If you've ever stood on the second floor of the Los Angeles Central Public Library and marveled at the explosion of color within the rotunda or the 12 adjacent murals depicting California history, then you have the Los Angeles Conservancy to thank. When the library was scheduled for demolition in the mid-1970s, concerned citizens formed the Conservancy to save the rotunda, the exterior limestone sculptures, and the library's many other architectural treasures. The group finally convinced the City Council to preserve the library in 1983, after years of public discussion, debate, and book-sniffing sit-ins. Ever since, it has advocated for greater Los Angeles's historic sites and educated people about the city's architectural heritage. The Conservancy is responsible for saving and revitalizing landmarks such as the former Cathedral of St. Vibiana, Frank Lloyd Wright’s Ennis House, and the world’s oldest remaining McDonald’s restaurant.
To accomplish its mission, the membership-based nonprofit offers a number of ways people can experience these beautiful and storied places. The Last Remaining Seats series earned a Reader Recommendation for Best Film Series and Best Downtown Event in the Los Angeles Downtown News' 2012 poll, in which the conservancy’s walking tours also earned the title of Best Downtown Tour. But the organization does more than save grandiose public buildings: increasingly, it also focuses on smaller community projects such as garden apartments and sites that reflect the area's rich Latino culture.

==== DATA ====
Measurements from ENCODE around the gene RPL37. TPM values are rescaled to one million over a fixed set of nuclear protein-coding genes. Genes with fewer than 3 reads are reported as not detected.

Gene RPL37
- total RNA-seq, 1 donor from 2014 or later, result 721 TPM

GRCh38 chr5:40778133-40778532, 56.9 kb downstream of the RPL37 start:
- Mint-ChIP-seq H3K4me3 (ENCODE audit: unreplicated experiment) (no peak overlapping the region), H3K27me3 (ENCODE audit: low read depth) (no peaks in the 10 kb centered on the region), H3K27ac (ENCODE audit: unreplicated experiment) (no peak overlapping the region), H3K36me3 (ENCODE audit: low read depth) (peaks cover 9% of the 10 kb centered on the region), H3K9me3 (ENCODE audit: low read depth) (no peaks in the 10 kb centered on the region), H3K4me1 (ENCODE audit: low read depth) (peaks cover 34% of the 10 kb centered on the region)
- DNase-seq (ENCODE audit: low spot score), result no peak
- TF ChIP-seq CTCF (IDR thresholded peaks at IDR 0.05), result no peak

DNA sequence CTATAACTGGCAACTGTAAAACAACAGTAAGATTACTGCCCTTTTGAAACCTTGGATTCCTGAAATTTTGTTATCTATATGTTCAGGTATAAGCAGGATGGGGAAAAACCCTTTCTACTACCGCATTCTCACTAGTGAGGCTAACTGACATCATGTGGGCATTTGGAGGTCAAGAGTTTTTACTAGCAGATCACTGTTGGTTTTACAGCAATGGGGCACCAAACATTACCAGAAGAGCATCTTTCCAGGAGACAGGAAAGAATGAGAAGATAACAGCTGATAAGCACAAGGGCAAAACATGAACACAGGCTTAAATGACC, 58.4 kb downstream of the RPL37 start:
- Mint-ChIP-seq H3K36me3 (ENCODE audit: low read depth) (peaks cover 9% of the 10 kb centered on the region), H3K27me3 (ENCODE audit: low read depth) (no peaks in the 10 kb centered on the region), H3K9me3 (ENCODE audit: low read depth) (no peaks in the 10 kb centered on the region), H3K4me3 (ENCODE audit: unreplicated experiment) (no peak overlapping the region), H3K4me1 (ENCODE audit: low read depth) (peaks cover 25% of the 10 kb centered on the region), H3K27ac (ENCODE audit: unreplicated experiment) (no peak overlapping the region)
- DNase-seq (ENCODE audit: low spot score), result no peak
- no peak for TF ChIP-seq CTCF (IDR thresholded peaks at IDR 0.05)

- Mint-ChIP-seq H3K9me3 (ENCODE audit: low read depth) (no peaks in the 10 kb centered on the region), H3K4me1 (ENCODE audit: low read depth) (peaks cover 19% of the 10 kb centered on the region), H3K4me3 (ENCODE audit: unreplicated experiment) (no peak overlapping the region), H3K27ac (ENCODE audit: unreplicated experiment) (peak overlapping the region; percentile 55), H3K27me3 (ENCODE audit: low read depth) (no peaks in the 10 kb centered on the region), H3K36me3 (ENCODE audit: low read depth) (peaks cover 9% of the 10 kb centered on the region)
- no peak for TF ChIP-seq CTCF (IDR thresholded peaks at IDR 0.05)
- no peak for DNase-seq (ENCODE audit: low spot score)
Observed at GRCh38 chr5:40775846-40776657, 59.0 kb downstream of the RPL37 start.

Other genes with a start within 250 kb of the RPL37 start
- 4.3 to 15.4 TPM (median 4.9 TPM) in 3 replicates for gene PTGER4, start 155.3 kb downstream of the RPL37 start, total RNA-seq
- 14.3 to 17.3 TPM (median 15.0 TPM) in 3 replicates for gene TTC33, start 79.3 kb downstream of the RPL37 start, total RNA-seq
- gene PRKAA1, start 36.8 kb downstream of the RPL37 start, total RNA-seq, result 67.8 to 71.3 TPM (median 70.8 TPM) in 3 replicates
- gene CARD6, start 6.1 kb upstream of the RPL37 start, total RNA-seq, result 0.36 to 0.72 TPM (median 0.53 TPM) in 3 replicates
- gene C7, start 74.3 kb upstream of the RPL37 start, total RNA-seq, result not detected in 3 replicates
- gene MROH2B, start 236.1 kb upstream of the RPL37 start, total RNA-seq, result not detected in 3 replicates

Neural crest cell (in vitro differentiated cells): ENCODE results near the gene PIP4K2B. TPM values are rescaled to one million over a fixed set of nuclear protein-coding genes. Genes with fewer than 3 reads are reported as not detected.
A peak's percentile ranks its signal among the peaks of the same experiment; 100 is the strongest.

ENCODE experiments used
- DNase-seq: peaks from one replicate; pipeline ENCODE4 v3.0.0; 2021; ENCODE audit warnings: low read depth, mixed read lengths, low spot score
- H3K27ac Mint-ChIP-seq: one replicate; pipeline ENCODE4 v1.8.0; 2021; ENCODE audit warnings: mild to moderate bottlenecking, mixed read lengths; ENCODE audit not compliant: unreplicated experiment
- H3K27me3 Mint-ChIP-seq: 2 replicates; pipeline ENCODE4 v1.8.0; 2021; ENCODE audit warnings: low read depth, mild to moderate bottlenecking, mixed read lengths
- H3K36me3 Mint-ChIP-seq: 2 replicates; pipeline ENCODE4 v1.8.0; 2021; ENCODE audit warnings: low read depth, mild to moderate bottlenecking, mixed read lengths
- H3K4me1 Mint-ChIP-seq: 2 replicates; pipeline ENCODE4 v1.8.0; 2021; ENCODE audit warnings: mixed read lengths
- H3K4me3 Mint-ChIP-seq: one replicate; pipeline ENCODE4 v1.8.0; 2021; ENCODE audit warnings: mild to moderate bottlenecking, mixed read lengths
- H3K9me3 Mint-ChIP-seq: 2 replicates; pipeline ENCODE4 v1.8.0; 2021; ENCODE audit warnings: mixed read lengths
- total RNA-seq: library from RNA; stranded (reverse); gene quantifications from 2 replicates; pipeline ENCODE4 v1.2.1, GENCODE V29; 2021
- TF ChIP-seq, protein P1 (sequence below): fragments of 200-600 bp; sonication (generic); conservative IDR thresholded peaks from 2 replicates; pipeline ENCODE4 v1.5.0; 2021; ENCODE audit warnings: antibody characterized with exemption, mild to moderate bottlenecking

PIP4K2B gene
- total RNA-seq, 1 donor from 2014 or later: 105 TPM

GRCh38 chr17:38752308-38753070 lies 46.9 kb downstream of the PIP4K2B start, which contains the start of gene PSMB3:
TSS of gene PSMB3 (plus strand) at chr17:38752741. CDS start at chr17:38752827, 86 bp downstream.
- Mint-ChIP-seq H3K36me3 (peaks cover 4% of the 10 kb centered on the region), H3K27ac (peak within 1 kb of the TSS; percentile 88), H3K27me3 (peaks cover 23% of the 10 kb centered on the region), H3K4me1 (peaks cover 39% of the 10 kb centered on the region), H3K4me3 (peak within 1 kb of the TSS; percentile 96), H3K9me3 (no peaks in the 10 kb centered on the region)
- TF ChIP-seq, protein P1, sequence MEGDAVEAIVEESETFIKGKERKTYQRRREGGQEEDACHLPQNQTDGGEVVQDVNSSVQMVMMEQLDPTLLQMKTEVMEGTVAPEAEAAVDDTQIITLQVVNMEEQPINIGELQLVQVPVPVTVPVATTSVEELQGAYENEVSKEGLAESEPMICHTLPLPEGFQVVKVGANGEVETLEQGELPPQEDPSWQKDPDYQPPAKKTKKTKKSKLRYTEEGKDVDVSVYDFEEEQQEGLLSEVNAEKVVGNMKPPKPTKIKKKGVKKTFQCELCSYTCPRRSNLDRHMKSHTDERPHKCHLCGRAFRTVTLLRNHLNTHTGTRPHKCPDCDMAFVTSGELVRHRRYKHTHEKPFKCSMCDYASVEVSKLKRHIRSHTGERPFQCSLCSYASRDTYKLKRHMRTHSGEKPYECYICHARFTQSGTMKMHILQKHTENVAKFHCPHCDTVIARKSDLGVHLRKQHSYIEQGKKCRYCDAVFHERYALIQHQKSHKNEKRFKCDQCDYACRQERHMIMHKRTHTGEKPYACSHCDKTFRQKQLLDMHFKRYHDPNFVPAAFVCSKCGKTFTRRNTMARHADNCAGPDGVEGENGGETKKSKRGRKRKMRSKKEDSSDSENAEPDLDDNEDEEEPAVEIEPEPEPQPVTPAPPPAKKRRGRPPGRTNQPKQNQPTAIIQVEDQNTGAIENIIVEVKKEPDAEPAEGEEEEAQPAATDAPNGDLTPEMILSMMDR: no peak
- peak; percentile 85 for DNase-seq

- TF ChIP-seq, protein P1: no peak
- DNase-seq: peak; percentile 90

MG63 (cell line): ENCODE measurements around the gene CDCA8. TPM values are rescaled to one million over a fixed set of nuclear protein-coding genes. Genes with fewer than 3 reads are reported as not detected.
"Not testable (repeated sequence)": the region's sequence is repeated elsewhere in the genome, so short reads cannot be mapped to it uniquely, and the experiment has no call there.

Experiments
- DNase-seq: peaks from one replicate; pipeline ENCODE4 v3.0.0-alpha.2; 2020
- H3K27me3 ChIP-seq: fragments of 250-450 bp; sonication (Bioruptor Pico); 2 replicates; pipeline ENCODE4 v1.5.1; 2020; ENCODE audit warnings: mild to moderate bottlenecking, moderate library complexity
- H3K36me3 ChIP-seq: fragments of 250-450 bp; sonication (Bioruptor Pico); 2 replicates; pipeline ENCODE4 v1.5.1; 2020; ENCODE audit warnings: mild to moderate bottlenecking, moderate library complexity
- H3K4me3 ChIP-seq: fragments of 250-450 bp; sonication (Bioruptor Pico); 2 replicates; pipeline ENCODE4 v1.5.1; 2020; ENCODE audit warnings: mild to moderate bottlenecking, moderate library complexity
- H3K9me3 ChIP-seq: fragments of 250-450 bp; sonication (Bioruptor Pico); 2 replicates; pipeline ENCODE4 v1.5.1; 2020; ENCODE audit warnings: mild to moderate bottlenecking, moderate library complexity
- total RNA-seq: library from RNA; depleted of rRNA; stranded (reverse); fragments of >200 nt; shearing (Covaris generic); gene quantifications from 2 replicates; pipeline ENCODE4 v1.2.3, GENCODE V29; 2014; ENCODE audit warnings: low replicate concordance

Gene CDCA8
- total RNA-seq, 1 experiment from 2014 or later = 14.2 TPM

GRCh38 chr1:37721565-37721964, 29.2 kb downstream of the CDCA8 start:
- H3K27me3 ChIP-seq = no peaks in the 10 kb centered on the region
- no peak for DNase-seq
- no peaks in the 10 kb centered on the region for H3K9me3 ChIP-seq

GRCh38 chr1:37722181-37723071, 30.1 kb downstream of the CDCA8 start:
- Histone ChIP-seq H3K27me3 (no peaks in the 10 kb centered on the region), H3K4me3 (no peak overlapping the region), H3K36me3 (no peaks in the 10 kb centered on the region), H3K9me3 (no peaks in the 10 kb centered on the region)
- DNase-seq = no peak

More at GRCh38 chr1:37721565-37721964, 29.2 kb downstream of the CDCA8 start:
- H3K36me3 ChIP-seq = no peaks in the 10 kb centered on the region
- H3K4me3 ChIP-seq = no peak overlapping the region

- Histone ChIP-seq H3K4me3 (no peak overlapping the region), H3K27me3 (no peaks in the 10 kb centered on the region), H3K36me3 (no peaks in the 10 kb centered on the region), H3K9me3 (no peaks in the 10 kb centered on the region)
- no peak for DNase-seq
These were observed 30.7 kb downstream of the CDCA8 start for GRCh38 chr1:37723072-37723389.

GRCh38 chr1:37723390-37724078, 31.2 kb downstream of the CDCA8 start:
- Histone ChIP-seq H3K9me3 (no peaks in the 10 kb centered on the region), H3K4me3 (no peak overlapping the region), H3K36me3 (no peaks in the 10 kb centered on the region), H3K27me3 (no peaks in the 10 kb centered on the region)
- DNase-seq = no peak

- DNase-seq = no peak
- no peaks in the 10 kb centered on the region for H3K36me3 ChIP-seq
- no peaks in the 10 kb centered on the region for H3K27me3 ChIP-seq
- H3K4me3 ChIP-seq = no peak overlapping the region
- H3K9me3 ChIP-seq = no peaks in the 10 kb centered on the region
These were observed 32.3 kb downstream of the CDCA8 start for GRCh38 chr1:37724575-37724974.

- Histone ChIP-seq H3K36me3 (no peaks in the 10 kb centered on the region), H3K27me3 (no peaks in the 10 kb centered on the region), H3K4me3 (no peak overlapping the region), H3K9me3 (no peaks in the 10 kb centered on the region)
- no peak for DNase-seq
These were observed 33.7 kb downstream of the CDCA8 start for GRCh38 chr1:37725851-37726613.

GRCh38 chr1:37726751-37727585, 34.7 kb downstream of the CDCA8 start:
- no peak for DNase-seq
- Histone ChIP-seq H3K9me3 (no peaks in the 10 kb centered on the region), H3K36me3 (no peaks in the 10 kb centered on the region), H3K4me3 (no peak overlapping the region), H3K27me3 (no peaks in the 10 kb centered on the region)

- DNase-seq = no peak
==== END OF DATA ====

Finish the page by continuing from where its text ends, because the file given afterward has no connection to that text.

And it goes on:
Executive director and 20-year Conservancy veteran Linda Dishman explained to Patt Morrison of the Los Angeles Times, "People are becoming more vocal. …That's one of the great secrets about Los Angeles: People really identify with their neighborhoods." The Conservancy also presents annual preservation awards to honor the efforts of individuals who fight to save places such as Pann’s Coffee Shop and Griffith Observatory.